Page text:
In a private E-mail message to me, Tzafrir Cohen raised several questions, which need to be answered. With his permission, I am answering his questions in public.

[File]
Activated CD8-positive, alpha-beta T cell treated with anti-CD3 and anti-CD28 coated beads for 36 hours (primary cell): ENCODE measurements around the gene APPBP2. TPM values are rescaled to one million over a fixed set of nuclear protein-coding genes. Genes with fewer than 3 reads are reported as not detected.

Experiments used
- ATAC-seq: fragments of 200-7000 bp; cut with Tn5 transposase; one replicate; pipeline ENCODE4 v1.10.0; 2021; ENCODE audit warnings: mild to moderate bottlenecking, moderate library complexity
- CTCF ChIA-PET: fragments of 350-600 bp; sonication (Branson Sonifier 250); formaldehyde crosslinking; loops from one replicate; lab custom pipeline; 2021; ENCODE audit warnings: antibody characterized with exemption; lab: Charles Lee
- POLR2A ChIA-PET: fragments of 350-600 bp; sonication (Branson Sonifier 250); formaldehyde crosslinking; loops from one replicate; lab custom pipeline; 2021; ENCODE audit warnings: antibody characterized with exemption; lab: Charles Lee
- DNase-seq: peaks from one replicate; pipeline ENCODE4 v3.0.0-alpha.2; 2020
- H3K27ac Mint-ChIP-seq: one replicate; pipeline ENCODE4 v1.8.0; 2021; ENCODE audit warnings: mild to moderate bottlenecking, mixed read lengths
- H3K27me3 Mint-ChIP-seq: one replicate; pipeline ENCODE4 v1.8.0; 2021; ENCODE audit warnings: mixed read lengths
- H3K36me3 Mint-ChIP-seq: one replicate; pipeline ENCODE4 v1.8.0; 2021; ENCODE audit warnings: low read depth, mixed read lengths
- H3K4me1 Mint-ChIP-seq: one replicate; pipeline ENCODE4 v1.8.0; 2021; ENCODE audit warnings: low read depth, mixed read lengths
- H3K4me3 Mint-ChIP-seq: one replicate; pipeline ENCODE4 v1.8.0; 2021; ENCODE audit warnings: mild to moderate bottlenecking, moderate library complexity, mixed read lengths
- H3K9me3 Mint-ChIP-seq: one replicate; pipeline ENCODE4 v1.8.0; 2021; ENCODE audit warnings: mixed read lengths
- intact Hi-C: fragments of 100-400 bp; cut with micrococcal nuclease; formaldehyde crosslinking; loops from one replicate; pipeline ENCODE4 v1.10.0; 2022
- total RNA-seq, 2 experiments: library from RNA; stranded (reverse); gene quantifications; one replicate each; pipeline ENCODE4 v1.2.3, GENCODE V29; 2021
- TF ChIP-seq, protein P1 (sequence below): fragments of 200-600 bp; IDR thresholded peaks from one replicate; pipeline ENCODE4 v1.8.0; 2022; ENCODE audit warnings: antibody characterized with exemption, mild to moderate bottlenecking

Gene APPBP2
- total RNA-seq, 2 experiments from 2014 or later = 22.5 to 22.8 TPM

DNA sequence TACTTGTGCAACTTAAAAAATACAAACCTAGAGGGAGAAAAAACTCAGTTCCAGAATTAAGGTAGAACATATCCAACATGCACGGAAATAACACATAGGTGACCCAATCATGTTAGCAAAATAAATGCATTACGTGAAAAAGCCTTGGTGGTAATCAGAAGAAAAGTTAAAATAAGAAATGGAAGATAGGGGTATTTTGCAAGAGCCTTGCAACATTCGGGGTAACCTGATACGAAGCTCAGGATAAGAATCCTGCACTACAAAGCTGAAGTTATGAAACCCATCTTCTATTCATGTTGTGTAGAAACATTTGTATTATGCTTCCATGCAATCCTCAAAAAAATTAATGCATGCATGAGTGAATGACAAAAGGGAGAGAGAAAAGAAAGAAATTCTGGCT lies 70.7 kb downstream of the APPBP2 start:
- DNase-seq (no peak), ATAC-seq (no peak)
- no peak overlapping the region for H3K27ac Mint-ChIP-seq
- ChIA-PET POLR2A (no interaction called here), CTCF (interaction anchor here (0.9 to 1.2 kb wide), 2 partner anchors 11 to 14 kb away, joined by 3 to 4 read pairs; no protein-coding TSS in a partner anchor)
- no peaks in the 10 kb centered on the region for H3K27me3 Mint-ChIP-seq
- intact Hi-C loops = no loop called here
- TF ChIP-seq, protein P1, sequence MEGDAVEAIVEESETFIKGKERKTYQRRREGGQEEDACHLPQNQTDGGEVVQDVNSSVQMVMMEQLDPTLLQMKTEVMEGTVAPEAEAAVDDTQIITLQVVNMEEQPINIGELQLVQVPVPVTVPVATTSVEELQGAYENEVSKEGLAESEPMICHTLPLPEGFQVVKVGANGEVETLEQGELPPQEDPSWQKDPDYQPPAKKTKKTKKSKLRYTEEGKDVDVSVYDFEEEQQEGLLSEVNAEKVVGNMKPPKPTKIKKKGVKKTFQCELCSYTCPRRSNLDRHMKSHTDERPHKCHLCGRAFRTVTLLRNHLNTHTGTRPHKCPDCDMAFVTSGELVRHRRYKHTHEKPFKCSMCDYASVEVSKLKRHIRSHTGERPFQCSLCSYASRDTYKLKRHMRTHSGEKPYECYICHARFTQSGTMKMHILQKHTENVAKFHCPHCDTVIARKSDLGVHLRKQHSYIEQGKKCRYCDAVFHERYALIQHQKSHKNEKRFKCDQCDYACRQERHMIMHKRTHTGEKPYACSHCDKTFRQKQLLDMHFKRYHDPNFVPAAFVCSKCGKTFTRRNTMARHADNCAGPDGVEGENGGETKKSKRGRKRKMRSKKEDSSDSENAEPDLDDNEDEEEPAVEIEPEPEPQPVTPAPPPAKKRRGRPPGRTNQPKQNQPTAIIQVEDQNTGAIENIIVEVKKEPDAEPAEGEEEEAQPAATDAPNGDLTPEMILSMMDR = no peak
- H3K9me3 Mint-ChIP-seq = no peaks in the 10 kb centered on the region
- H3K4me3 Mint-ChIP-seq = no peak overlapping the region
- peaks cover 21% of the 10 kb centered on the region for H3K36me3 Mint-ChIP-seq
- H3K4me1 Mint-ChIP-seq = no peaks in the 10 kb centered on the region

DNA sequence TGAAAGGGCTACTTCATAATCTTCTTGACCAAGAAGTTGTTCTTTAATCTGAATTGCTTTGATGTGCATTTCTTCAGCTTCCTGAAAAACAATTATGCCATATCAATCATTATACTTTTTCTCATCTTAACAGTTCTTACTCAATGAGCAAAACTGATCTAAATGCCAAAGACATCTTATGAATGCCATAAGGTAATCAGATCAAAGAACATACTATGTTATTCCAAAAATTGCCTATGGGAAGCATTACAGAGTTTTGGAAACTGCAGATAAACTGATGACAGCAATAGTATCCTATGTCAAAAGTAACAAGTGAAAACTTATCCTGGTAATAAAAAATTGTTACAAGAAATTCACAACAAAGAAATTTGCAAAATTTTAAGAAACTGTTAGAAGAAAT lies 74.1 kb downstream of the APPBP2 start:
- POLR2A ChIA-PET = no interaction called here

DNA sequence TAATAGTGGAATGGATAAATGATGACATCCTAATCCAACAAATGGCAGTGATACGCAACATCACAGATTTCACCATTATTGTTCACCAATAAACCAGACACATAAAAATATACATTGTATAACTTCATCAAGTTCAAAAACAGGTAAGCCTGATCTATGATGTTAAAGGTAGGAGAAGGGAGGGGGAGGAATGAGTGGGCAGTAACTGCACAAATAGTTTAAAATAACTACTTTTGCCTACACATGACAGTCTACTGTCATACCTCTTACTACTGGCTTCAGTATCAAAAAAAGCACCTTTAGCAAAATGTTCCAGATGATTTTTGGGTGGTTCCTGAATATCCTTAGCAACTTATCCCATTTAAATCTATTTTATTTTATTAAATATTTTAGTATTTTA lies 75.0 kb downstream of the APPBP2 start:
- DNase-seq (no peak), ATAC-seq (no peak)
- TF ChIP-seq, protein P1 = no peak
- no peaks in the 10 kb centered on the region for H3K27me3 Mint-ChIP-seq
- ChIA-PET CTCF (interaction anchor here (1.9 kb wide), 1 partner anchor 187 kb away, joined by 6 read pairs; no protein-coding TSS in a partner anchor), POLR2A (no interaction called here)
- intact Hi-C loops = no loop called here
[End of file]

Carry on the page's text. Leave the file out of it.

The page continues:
On Sun, 2006-03-19 at 07:26 -0500, Tzafrir Cohen wrote: > Hi > > I'm afraid your post wasn't quite useful at delivering its message. See > below. > > On Sun, Mar 19, 2006 at 12:28:21PM +0200, Omer Zak wrote: > > http://developers.slashdot.org/developers/06/03/19/0726241.shtml (FOSS > > and Disabled Communities Out of Touch) > > > > http://software.newsforge.com/software/06/03/13/1628249.shtml?tid=150 > > (FOSS community, disabled users must learn to communicate) > > Right. The "ODF is not accessible" claims again. As if that format was > not used for more than a year before its certification process has > begun. As if that format has not gone through a certification process of > a year or two. Where were those comments then? They magically turned out > once MS has threatened not to supoprt it. If Microsoft agreed to support ODF, then switching Masscusetts to ODF would have required no re-training of people with disabilities. It would have required no accelerated development of special software to support their special hardware needs. It would have been possible for people with disabilities to continue working with their MS-Windows computers and with MS-Office. The only change would have been to save their documents in ODF. However, since Microsoft refused to support ODF, it is necessary to retrain people, and to develop and deploy any special software needed by their accessibility hardware. This is a problem, which needs to be solved, not swept under the rug. Since there are not enough FOSS developers in the disability groups themselves to take care of themselves, some money and time need to be budgetted to take care of this problem. Currently, the FOSS and the disability groups are not in contact (with the exception of Hamakor and O. Zak). So they do not know how to work together. Therefore, the disability groups made the mistake of choosing the confrontational route rather than enlisting the help of LUGs in their areas for finding volunteers willing to work on any missing software pieces. The training requirements are not more onerous than the training needed several years ago when switching to MS-DOS to MS-Windows 3.1. > > This E-mail > > message is being BCC'ed also to the managers of such training centers. > > Several months ago I was in contact with them and asked them about FOSS > > related training. They told me that they are doing no such training, > > due to absence of demand for those skills. > > Lack of demand? So all's well and nobody needs them, right? > > What am I missing? This is a chicken-and-egg problem (temporarily neglecting the current avian flu situation). Those vocational rehabilitation and training centers, which train people with disabilities to work with word processors and other software required in modern offices, are now betraying the long-range good of the trainees. But they are not fully conscious of this fact, and they do not get the proper guidance from today's market. Businesses are not telling them that they (the businesses) need secretaries and accountants, who know to use OpenOffice. So they (the vocational rehabilitation and training centers) train people in using MS-Office. This is why I'd like to have Free Software businesses inform those training centers about jobs for people who learned to use Free Software. > > What can we do in Israel to address the difficulties of people with > > disabilities and people from low socioeconomic classes? > > And how is that question related to Hamakor? Hamakor is in the business of furthering the cause of Free Software in Israel. Switching to FOSS is a long-term trend, and we can either be proactive or leave people with special training needs (due to disability or low socioeconomic class) behind. Switching people with special needs to FOSS involves both training and development/adaptation of software to work with assistive equipment. > > 1. Lobby OpenOffice and AbiWord developers to add a no-BiDi setting to > > their software (to support Hebrew+Arabic blind users of word > > processing). > > Hmmm.... disable bidi support? why? This is needed by the way blind people interact with computers. They use text-to-speech and Braille equipment. Both kinds of equipment expect strictly logical order of text. So if text is re-ordered using the BiDi algorithm, this presents a big problem to them. This is an easy modification to make, but would make a big difference to Hebrew and Arabic speaking blind people needing to do word processing in their native languages. See also: http://www.haifux.org/lectures/112/ and http://www.cs.tau.ac.il/telux/advanced.html (lecture 28). Enhancement request in AbiWord bugzilla: http://bugzilla.abisource.com/show_bug.cgi?id=8397 > Is kword any better? I never used it. Can someone please check it? > > 2. Israeli FOSS businesses should be in contact with vocational training > > centers to encourage them to train people to work with FOSS and inform > > them about existence of demand for such a training (for example by > > customers of those FOSS businesses). Please contact me in private if > > you need help in matchmaking. > > What business can those business get there? Is this charity work? If you are a FOSS business developing and deploying a FOSS solution for a big client company of yours, and you know that they'll need to hire 10 office workers who know to work with KDE desktop, why not suggest to the vocational rehabilitation center near the big client company to train some people to work with KDE desktop, and then they'll be employed by the client company. The FOSS business wins because there will be employees able to work with its FOSS-based solution. The vocational rehabilitation center wins because it can quickly find jobs for people with disabilities (a big problem). The client company does not lose, because they are more certain about the quality of the employees (instead of having to interview 100 people from the street, they get 10 people referred to them by the rehabilitation center). [While sometimes, the client company needs to spend some money making the workspace accessible to people with disabilities (ramps, for example), 80% of this cost is borne by Bituach Leumi.] > > 3. Developers of Israeli Linux distributions (such as Ahad) - please > > check not only for seamless Hebrew support but also for seamless blind > > support. > > Any checklist availble? Any contacts? To two blind computer users, who are being BCC'ed on this message: Can you please answer those questions? Basically, it is necessary to enable Braille displays (and/or text to speech systems) very early in the boot process. Also, provide audible cues for anything which requires a decision from the blind computer user. > > 4. Webmasters - follow Shlomi Fish's example, ask about and ensure that > > your Web site is accessible to blind persons. > > Again: How? See at end of this E-mail message. The first thing is to add the appropriate alt text to img tags. > > Avoid putting files of lecture audio recordings without also ensuring > > that a textual transcript is available as well (for deaf people). > > Bah. There aren't so many on-line lectures out there. And now you add > the extra burden for people to provide the (possibly non-existing) text? Yes. This is the same kind of burden imposed upon organizations, which add elevators and ramps to make their buildings accessible to wheelchaired people. The same kind of burden imposed upon taxpayers in socialist countries to ensure that no one dies due to being unable to support himself. The same kind of burden imposed upon payers of insurance premiums so that they'll get money to rehabilitate themselves if they got disabled by an accident. Consider the expectation to add textual transcripts to audio lecture requirements as insurance premium, which will help you (or a family member) get easier rehabilitation if you ever lose your hearing due to any reason. Currently 40% of people aged 80 and above have very poor hearing. > > Design your Web site to be standards-compliant (to support browsers > > adapted to the needs of blind persons). > > The good thing about standards is that there are so many of them. Many > sites nowadays boast being "w3c compatible" (HTML 4.0.1 transitional or > slightly better). But I figure you refered to some other standards. Web Accessibility Initiative (WAI): http://www.w3.org/WAI/ See also: http://www.w3.org/TR/WAI-WEBCONTENT/ Checklist: http://www.w3.org/TR/WAI-WEBCONTENT/full-checklist.html (The very first item is to provide text equivalent for any non-textual element, including audio files). --- Omer -- Delay is the deadliest form of denial. C. Northcote Parkinson My own blog is at http://tddpirate.livejournal.com/ My opinions, as expressed in this E-mail message, are mine alone. They do not represent the official policy of any organization with which I may be affiliated in any way. WARNING TO SPAMMERS: at http://www.zak.co.il/spamwarning.html --------------------------------------------------------------------- To unsubscribe, e-mail: [EMAIL PROTECTED] For additional commands, e-mail: [EMAIL PROTECTED]